French pension strikes expand, police gird for new protests
A banner that reads: "The patient is not a commodity, the hospital is not a business" is displayed in the hospital of Bayonne, Tuesday Dec. 10, 2019. French airport workers, teachers and others joined nationwide strikes Tuesday as unions cranked up pressure on the government to scrap changes to the national retirement system. (AP Photo/Bob Edme)
The Associated Press
Published Tuesday, December 10, 2019 6:29AM EST
PARIS -- French airport employees, teachers and other workers joined nationwide strikes Tuesday as unions cranked up pressure on the government to scrap upcoming changes to the country's national retirement system.
As the strike entered a sixth straight day, commuters and tourists in Paris used used apps, shared bikes and creativity to find ways to get to work, school and museums.
Many French commuters still express support for the strike, fearing their own pensions will shrink under President Emmanuel Macron's new plan. But some admitted their patience is wearing thin with the transportation woes, and with train workers who are striking to keep their right to retire years earlier than other workers.
Paris police ordered shops and restaurants closed on boulevards around the gold-domed Invalides monument, fearing violence on the fringes of what government opponents hope is another mass march Tuesday afternoon. At least 800,000 people turned out for demonstrations around France when the strike movement kicked off last Thursday.
Protests were being held around the country Tuesday, with union activists waving red flags from Marseille on the Mediterranean to Lille in the north.
Unions fear Macron's retirement reform will force people to work longer for smaller pensions, even though the government says it won't raise the official retirement age of 62.
Nationwide, only about a fifth of French trains ran normally Tuesday, frustrating tourists who found train stations empty and trains cancelled. Most Paris subways were at a halt, and just one bus in three was running normally. Paris roads were jammed with traffic.
Some commuters used ride-sharing apps or stayed with friends and family near their offices. Others dusted off old bicycles, tested electric scooters for the first time or walked several miles to avoid sitting in traffic-choked intersections.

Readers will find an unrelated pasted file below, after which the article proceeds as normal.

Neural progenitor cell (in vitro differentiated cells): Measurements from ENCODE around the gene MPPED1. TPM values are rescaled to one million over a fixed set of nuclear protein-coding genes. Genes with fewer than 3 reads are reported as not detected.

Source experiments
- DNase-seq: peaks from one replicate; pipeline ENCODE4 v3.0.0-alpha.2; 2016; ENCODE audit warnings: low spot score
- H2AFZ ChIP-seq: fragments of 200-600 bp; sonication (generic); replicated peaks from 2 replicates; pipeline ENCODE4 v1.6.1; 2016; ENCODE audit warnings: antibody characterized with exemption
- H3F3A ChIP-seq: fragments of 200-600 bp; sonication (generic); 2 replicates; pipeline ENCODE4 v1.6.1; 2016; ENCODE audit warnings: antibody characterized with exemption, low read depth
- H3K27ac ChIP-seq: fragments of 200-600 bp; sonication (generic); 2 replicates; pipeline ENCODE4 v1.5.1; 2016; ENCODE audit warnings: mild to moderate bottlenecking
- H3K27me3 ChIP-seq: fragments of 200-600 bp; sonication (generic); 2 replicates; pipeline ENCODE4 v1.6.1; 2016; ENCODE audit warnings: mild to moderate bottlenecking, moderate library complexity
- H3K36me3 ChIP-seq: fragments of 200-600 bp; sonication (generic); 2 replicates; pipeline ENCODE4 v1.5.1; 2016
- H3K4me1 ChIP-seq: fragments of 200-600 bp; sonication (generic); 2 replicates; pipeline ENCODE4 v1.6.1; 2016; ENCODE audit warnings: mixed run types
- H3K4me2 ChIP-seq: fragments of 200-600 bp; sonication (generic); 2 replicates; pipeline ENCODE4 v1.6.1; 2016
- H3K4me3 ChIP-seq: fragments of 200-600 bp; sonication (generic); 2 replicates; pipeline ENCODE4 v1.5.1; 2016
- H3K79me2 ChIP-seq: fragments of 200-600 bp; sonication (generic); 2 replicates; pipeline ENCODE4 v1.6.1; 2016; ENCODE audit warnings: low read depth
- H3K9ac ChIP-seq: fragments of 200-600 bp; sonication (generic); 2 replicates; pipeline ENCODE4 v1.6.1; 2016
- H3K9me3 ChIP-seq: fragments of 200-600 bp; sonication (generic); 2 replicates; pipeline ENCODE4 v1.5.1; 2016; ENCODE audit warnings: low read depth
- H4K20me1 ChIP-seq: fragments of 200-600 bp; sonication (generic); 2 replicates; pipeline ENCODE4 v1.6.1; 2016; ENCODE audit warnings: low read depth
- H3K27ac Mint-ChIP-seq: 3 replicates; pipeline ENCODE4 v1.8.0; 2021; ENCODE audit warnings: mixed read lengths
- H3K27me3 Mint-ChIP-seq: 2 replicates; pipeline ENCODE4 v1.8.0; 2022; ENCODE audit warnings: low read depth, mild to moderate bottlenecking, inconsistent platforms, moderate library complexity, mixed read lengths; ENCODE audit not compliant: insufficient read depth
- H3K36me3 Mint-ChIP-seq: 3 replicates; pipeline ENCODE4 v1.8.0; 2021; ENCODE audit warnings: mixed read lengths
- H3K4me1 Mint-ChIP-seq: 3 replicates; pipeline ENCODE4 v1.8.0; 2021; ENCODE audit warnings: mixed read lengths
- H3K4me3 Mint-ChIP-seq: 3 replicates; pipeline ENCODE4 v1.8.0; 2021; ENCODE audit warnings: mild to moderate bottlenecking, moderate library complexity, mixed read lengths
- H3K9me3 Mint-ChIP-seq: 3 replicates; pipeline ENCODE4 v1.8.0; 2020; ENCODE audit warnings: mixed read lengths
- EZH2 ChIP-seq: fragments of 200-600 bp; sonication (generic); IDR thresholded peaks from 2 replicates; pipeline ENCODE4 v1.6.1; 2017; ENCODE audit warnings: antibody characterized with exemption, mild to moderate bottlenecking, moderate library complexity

"Usually it takes me 1 hour and 10 minutes (to get to work), but today I left home at 8 a.m. and it's already 10 a.m. and I'm still not at work yet," said commuter Nabil Nouali, disembarking from a tram on the edge of Paris after coming from the suburbs.
"I understand the situation, (retirement reform) concerns us all," he told The Associated Press. "But at the same time, it penalizes all the people who have to go to work and don't have a car."
Air France, the national carrier, said more than 25% of its domestic traffic was grounded Tuesday by the strike, along with more than 10% of its medium-range flights, on the orders of the French civil aviation authority.
About half of Paris schools were closed and others had many classes cancelled.
Overall the number of striking workers is lower than last week, and the strike may fizzle after the government releases long-awaited details of the retirement plan Wednesday.
The strikes are a big test for Macron, who promised to reform France's retirement system while campaigning for president in 2017.
He has ordered two years of consultations with workers and employers about the new system, which aims to blend 42 separate retirement plans into one.
Macron argues that the reform is needed to keep the pension system from sinking into billions of euros of debt as life spans lengthen, and to make it more universally fair to all workers, not just those in certain professions.
Unions, however, fear the pension changes are part of a broader mission to dismantle hard-won worker protections.